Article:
The City could save almost $400,000 a year and increase safety conditions by cutting and civilianizing positions throughout the county jail system while beefing up staffing at the overtime-heavy main jail, according to a draft copy of a budget analyst’s report obtained by The Examiner.
The report, set to be released this week, recommends cutting 15 deputy and supervisor positions from the ancillary jails, as well as civilianizing 16 positions in the records division. The cuts would save The City more than $2 million, allowing the Sheriff’s Department to shuffle and hire 60 sworn officers to County Jail No. 5 West, recently opened in San Bruno.
The difference would be a savings of $387,824 in a year that Mayor Gavin Newsom has already proposed cutting the department’s operating expenditures by more than $10 million.
Staffing and overcrowding issues at the new jail, which houses The City’s long-term prisoners, became such an issue that an older facility was reopened on the same property in October. Sheriffs deputies have been putting in almost 1,500 hours of overtime per week, sometimes working 16-hour days, prompting the Board of Supervisors to call for the budget analyst’s report.
Overtime staffing is about 35 percent cheaper than hiring more sworn personnel because of mandatory fringe benefits, the report found, but the facility should be staffed with permanent personnel nonetheless, “In order to avoid staff fatigue and to ensure that the facility is operated safely.”
But implementing the recommendations could be difficult because of the contract between the union representing sheriff’s employees and The City, according to Sheriff Michael Hennessey. Both civilianization and the shuffling of resources would depend on renegotiation.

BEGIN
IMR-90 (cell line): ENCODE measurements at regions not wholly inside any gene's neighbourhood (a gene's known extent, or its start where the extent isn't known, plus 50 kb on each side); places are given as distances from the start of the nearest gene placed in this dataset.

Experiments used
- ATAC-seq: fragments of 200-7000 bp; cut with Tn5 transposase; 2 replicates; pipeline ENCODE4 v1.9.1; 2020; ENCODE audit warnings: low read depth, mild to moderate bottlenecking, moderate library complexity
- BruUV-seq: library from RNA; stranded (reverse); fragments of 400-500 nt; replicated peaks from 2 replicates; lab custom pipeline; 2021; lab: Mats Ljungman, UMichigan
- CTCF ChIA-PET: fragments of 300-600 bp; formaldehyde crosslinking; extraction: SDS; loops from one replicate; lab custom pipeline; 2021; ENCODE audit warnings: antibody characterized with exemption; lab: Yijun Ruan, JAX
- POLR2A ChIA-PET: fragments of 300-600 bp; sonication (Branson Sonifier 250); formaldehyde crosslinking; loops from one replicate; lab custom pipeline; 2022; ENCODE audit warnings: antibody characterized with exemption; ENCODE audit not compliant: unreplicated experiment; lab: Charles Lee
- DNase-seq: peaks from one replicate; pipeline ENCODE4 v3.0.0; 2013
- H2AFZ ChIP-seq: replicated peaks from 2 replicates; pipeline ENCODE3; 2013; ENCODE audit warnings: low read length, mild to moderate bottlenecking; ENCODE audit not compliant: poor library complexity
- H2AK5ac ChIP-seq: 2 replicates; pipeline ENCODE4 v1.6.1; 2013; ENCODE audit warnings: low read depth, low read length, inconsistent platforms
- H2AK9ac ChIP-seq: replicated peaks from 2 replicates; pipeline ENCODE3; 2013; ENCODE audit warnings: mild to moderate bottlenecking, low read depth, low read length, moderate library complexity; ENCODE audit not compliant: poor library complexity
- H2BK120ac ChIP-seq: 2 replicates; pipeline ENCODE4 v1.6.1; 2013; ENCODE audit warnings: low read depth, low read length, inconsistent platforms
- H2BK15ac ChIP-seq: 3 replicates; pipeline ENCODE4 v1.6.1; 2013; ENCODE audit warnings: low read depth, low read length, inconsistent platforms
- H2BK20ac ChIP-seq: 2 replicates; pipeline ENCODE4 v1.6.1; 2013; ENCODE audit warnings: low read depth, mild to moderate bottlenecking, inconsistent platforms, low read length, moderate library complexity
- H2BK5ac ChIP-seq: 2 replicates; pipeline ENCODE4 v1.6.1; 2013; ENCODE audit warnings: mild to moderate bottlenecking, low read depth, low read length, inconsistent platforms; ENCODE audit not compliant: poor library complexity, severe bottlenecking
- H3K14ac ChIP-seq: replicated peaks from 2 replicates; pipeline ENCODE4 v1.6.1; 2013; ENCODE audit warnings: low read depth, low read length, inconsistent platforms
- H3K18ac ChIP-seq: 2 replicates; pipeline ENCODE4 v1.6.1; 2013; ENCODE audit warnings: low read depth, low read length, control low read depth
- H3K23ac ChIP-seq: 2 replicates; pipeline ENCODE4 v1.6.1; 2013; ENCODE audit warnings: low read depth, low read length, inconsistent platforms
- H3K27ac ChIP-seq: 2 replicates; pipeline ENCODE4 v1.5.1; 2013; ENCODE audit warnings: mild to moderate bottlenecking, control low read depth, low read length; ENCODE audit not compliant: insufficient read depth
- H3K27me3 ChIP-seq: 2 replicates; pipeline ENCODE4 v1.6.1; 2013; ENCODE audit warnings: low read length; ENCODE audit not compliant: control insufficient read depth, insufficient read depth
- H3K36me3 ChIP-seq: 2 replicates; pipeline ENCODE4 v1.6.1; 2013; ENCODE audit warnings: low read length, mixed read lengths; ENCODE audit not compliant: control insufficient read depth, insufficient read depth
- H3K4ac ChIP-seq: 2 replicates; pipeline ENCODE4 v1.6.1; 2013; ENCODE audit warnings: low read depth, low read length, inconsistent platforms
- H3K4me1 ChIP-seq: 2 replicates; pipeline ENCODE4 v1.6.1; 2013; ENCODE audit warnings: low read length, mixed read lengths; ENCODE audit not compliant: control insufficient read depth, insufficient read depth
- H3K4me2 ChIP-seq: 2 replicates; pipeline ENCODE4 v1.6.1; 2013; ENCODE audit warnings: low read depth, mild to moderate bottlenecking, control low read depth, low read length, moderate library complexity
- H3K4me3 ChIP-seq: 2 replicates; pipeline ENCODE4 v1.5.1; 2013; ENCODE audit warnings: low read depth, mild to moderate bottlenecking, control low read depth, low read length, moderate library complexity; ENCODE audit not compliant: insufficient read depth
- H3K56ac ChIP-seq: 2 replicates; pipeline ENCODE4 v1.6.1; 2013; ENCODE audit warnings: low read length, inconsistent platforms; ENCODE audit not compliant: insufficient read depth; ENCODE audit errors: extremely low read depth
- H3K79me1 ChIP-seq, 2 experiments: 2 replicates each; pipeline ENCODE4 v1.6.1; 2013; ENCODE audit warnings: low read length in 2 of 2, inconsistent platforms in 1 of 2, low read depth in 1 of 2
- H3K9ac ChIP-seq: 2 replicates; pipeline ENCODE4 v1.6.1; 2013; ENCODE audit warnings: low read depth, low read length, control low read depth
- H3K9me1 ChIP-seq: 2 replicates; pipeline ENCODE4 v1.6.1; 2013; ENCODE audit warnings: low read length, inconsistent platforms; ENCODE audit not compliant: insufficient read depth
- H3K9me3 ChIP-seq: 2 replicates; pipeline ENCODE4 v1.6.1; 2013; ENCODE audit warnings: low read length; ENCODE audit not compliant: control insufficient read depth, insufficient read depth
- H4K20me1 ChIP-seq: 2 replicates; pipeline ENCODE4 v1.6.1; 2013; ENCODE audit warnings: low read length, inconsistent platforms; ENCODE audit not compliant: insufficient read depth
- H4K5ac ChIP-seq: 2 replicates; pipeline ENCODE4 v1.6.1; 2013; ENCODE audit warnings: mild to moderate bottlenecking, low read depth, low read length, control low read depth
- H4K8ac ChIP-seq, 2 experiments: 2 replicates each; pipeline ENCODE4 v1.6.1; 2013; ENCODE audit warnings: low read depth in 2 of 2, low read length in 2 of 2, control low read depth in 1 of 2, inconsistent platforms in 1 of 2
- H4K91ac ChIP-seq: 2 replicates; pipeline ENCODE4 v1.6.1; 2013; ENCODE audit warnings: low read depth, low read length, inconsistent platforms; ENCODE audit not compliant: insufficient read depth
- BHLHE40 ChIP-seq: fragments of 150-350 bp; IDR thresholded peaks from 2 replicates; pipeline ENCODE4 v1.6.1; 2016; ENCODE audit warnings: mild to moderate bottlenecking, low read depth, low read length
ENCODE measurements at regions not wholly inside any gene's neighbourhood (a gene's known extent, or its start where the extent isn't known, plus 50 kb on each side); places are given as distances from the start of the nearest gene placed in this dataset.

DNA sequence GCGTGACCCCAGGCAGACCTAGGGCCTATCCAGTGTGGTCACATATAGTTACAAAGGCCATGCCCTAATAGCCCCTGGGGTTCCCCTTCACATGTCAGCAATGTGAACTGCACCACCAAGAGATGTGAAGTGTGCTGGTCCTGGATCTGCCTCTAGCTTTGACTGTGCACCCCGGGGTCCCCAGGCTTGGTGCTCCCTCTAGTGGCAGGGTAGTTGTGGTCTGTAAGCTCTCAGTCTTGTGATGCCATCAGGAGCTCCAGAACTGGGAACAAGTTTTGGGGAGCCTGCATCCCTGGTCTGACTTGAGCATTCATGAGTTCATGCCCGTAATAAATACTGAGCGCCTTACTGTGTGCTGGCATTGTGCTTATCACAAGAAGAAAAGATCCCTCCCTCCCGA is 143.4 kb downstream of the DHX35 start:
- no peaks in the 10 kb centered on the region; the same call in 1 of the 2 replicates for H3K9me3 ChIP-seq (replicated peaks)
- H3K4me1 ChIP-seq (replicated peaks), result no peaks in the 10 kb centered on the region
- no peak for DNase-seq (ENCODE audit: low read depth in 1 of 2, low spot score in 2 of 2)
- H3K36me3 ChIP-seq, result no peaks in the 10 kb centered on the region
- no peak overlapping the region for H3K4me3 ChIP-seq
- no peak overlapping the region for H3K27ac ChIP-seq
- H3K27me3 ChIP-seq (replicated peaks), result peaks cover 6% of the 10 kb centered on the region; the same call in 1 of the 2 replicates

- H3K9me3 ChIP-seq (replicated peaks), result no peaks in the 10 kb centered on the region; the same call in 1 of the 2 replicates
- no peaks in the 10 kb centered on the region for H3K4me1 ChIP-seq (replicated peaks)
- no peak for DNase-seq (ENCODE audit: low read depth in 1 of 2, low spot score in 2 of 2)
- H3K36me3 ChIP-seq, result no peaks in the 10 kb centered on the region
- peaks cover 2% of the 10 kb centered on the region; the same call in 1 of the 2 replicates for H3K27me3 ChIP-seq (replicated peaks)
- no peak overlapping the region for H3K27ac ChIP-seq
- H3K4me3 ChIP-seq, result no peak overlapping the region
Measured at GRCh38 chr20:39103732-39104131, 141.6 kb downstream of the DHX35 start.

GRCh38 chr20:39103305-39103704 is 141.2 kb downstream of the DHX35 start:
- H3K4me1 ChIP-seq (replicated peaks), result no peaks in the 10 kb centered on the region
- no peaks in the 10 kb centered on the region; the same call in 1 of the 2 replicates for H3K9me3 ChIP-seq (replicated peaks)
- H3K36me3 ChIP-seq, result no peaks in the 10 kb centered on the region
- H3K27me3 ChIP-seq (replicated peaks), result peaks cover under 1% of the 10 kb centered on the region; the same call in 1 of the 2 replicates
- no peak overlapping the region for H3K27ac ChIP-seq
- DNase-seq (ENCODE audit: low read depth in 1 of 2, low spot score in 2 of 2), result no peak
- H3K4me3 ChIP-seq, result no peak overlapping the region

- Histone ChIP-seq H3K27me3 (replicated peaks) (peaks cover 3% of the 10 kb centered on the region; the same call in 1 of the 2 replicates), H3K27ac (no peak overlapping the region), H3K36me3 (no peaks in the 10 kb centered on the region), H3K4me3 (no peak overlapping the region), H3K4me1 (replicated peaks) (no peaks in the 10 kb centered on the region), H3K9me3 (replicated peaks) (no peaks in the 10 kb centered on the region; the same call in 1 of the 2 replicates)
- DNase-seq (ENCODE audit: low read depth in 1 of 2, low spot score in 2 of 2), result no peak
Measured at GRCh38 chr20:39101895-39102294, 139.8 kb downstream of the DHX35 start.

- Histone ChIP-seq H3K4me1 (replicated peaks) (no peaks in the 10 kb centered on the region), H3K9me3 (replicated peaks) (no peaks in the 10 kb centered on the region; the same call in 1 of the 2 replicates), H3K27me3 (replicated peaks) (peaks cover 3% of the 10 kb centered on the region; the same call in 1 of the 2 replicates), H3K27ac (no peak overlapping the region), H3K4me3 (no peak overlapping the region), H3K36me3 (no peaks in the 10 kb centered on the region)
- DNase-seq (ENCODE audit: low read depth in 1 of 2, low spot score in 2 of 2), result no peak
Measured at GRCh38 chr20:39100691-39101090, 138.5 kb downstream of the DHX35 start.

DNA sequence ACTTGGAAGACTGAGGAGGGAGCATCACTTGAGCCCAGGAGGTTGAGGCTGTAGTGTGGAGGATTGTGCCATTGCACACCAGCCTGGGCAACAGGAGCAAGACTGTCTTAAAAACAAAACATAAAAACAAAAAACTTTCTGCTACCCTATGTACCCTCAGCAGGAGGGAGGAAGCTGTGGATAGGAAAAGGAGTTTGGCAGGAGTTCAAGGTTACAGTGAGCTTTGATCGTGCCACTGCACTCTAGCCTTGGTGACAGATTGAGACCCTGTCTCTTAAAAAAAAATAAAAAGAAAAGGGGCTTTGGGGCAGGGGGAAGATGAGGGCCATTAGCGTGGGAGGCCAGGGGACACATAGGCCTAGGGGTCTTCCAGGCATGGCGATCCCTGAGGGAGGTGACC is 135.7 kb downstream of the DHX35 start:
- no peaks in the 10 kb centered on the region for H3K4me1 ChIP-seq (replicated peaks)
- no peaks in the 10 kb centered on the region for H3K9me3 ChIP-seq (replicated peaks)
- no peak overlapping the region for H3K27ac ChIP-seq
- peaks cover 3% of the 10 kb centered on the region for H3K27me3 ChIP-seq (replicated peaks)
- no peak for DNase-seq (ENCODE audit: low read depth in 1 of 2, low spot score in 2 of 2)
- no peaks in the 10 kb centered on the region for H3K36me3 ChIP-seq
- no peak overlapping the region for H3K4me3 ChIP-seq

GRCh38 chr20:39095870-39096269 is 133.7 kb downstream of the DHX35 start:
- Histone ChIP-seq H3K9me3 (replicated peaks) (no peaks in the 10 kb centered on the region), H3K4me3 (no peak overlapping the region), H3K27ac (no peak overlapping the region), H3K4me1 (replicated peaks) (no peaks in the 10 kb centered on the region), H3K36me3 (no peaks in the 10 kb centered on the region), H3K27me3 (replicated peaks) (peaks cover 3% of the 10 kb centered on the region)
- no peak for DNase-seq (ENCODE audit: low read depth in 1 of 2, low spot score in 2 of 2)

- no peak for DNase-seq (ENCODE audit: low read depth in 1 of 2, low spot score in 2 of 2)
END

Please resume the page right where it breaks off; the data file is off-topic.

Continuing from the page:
“Personally, I don’t have any problem with civilianization, but the city’s [memorandum of understanding] with the sheriff’s association sets minimum staffing levels at each county jail,” Hennessey said.
The contract is set to expire in June 2009, and the budget analyst report recommends eliminating all references to minimum staffing levels at jail facilities. Deputy Sheriff David Wong, president of the San Francisco Sheriff’s Association, said contract negotiations should prove contentious.
“It is a very tough time for us, especially when you look at our pay,” he said. “Inmate attacks are always a probability when you have low staffing and a high jail population. That leads to lawsuits. Every time jail population increases, you have to adjust.”
A proposal by Mayor Gavin Newsom calling on city employees to take five days off next fiscal year without pay was overwhelmingly rejected by the San Francisco Sheriff’s Association.
In a heated discussion and vote, the deputies and supervisors in the union said their salaries were already too low and the rising price of gas wasn’t helping, association President David Wong said.
“I almost got lynched for bringing that package back to the union,” Wong said. “It wasn’t a calm meeting.”
Many of the deputies live outside The City due to the high cost of living, Wong said, and the prospect of $5-a-gallon gasoline in the future was cause for concern.
A spokesman for the mayor confirmed that the request was denied and that negotiations will continue.
Newsom offered to extend the union’s contract to 2011 if there was agreement on the furlough day issue.
The current contract is set to expire in June 2009.
— Brent Begin